It is important that you are involved in all for decisions about your care and treatment. If you decide to go ahead with for treatment, by law we must ask for your consent and will ask you to sign a consent form. This confirms that you have agreed to have a procedure and understand what it involves.

All the risk, benefits and alternatives will be explained by the person taking the consent, before you are asked to sign a consent form. If you are unsure about any aspect of your proposed treatment, please do speak with the consultant neuroradiologist or referring clinical team.

The nurse caring for you will escort you to the X-ray department for your procedure. The neuroradiology doctor who will explain what will happen and answer any additional questions that you may have. We will decide whether to proceed using either CT or fluoroscopic image guidance before the procedure begins. In any case, we will ask you to lie on the examination table either on your front or on your side.

The fibrin sealant can be used on its own or in some instances we may use it combined with your own blood. Therefore, we may take a small sample of your blood from your arm before starting the procedure. The doctor will clean the skin and a local anaesthetic will be injected to numb the area in your back. A fine needle will be inserted into the epidural space surrounding your spine in the region of where your suspected CSF leak is.

Once the needle position is confirmed using the image guidance we will inject slowly, either Fibrin by itself or a combination of both Fibrin and your own blood. The needle will then be removed.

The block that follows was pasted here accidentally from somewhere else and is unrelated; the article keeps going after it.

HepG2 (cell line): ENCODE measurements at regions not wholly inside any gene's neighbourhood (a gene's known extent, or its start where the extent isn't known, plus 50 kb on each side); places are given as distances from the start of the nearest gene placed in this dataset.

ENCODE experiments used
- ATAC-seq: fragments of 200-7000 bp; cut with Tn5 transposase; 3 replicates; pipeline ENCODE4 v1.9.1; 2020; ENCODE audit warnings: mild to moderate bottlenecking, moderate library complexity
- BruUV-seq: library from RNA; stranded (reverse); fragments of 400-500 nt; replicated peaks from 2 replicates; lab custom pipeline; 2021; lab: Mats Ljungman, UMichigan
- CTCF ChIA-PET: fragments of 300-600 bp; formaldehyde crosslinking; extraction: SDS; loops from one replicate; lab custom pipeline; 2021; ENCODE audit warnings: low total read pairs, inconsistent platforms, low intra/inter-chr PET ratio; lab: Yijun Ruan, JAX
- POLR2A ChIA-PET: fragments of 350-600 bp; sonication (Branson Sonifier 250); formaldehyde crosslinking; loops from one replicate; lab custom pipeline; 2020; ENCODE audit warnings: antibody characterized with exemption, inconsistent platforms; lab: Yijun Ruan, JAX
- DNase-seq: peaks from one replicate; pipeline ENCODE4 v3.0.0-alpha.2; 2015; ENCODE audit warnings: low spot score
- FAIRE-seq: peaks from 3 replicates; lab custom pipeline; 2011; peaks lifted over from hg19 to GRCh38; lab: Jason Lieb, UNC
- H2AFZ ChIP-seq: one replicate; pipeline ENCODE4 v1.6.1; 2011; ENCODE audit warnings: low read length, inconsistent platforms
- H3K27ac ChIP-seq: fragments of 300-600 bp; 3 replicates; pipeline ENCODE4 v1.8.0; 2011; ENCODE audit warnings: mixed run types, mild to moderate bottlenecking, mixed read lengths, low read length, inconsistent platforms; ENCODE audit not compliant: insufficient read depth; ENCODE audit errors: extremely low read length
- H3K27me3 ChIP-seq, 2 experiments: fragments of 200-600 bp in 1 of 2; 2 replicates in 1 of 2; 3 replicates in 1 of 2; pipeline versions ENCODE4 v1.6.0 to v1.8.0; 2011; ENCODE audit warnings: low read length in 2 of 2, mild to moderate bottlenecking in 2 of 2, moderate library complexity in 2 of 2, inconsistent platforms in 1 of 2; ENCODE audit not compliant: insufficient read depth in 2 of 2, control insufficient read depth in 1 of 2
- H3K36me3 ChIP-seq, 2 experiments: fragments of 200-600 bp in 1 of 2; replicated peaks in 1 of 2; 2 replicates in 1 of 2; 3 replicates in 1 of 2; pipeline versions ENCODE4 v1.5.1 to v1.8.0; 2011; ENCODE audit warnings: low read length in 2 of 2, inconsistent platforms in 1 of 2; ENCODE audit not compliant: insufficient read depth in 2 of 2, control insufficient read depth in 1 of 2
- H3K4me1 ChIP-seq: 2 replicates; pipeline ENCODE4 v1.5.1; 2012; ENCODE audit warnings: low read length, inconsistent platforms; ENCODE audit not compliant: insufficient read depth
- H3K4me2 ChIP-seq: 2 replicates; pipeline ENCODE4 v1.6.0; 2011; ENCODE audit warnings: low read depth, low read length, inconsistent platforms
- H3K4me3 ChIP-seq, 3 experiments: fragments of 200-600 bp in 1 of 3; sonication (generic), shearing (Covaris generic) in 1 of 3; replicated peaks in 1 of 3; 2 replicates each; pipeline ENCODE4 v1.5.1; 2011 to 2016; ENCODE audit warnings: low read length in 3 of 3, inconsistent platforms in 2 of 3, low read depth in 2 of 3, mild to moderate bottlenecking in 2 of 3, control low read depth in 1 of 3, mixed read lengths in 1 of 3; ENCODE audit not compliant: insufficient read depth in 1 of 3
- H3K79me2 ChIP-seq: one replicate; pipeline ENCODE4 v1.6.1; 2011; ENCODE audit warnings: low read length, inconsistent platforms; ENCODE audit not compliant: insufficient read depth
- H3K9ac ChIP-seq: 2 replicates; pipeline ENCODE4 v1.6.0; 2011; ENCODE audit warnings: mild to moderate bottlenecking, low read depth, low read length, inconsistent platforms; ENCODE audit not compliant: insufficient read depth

You will then be transferred onto your bed and taken back to the ward.

After the procedure you will be taken back to the ward. On the ward you must remain in bed for at least two to three hours flat. You will be observed by the nursing team for approximately 6 hours after the procedure. You will not normally be required to stay overnight but on discharge, you are advised to spend more time lying or sitting at a 30-degree angle for the subsequent two to three days before resuming normal day-to-day activities as tolerated. It is common to experience ‘rebound high-pressure’ headaches after the procedure. Nerve pain and numbness as well as back pain can also happen.

If the pain is not controlled by simple pain medication or there are any further issues related to the procedure, you are advised to consult with the clinical referrer. You will be allowed visitors on the ward as per current Trust guidelines, although it should be noted that some visiting restrictions may remain.

For up-to-date information regarding visiting hours and restrictions please contact us on the phone number given in section 12 prior to your procedure. The doctor who performed the procedure will write a full report to your referring clinical team.

Lysholm Department of Neuroradiology
The National Hospital for Neurology and Neurosurgery
Queen Square London

Reception direct line: 020 344 84744
Appointment queries for Epidural Fibrin Patches: 020 344 83444
Fax: 020 344 84723
Consultant radiologist via reception or direct line: 020 344 83444
Switchboard: 020 3456 7890

Page last updated: 09 May 2024

Review due: 31 October 2024